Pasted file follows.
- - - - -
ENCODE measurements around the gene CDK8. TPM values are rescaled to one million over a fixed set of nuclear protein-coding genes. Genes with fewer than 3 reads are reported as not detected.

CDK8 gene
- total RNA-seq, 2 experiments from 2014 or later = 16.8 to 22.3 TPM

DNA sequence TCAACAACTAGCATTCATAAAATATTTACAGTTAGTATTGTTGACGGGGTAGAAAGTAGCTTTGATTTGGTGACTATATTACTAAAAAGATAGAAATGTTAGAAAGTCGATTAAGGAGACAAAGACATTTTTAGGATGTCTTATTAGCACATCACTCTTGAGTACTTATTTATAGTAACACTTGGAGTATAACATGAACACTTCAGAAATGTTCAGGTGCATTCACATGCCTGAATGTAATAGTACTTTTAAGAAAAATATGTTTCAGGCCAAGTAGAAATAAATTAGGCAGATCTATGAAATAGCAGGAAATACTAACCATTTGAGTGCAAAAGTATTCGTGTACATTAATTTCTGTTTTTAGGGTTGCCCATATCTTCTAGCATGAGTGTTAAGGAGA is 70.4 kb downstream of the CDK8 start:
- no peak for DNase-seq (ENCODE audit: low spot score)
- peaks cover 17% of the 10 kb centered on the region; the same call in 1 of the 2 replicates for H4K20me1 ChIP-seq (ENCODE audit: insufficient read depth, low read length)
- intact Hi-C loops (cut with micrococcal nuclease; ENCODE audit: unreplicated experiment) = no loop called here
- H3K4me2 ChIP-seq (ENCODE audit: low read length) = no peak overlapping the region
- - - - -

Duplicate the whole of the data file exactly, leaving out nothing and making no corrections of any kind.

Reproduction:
ENCODE measurements around the gene CDK8. TPM values are rescaled to one million over a fixed set of nuclear protein-coding genes. Genes with fewer than 3 reads are reported as not detected.

CDK8 gene
- total RNA-seq, 2 experiments from 2014 or later = 16.8 to 22.3 TPM

DNA sequence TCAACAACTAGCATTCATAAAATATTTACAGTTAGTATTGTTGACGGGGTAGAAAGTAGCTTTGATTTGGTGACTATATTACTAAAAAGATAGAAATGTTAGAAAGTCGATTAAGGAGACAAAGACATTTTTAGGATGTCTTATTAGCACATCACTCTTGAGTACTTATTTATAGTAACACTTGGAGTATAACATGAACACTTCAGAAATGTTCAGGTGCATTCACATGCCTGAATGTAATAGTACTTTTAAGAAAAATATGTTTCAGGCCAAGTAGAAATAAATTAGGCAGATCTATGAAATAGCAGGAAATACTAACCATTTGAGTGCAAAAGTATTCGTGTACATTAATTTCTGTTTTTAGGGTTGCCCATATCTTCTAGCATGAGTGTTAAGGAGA is 70.4 kb downstream of the CDK8 start:
- no peak for DNase-seq (ENCODE audit: low spot score)
- peaks cover 17% of the 10 kb centered on the region; the same call in 1 of the 2 replicates for H4K20me1 ChIP-seq (ENCODE audit: insufficient read depth, low read length)
- intact Hi-C loops (cut with micrococcal nuclease; ENCODE audit: unreplicated experiment) = no loop called here
- H3K4me2 ChIP-seq (ENCODE audit: low read length) = no peak overlapping the region